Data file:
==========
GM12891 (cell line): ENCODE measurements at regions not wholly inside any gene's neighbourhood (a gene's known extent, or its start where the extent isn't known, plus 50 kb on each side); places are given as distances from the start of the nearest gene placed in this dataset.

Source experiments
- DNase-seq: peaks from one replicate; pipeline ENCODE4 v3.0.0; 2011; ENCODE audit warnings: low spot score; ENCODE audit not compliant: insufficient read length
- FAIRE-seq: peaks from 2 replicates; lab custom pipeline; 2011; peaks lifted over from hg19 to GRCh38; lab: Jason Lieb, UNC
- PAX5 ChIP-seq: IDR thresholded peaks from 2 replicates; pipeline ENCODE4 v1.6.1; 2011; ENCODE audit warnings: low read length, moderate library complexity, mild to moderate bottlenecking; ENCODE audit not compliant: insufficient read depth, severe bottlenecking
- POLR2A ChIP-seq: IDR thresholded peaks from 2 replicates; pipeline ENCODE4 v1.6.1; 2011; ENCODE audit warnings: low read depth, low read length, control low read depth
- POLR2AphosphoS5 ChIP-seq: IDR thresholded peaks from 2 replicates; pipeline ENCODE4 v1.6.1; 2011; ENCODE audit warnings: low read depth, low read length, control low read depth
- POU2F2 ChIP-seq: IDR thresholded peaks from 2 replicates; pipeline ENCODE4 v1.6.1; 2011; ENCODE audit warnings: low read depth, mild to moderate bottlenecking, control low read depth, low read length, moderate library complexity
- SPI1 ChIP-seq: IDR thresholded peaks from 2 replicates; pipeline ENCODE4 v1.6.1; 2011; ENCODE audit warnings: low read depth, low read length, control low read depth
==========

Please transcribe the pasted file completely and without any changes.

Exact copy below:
GM12891 (cell line): ENCODE measurements at regions not wholly inside any gene's neighbourhood (a gene's known extent, or its start where the extent isn't known, plus 50 kb on each side); places are given as distances from the start of the nearest gene placed in this dataset.

Source experiments
- DNase-seq: peaks from one replicate; pipeline ENCODE4 v3.0.0; 2011; ENCODE audit warnings: low spot score; ENCODE audit not compliant: insufficient read length
- FAIRE-seq: peaks from 2 replicates; lab custom pipeline; 2011; peaks lifted over from hg19 to GRCh38; lab: Jason Lieb, UNC
- PAX5 ChIP-seq: IDR thresholded peaks from 2 replicates; pipeline ENCODE4 v1.6.1; 2011; ENCODE audit warnings: low read length, moderate library complexity, mild to moderate bottlenecking; ENCODE audit not compliant: insufficient read depth, severe bottlenecking
- POLR2A ChIP-seq: IDR thresholded peaks from 2 replicates; pipeline ENCODE4 v1.6.1; 2011; ENCODE audit warnings: low read depth, low read length, control low read depth
- POLR2AphosphoS5 ChIP-seq: IDR thresholded peaks from 2 replicates; pipeline ENCODE4 v1.6.1; 2011; ENCODE audit warnings: low read depth, low read length, control low read depth
- POU2F2 ChIP-seq: IDR thresholded peaks from 2 replicates; pipeline ENCODE4 v1.6.1; 2011; ENCODE audit warnings: low read depth, mild to moderate bottlenecking, control low read depth, low read length, moderate library complexity
- SPI1 ChIP-seq: IDR thresholded peaks from 2 replicates; pipeline ENCODE4 v1.6.1; 2011; ENCODE audit warnings: low read depth, low read length, control low read depth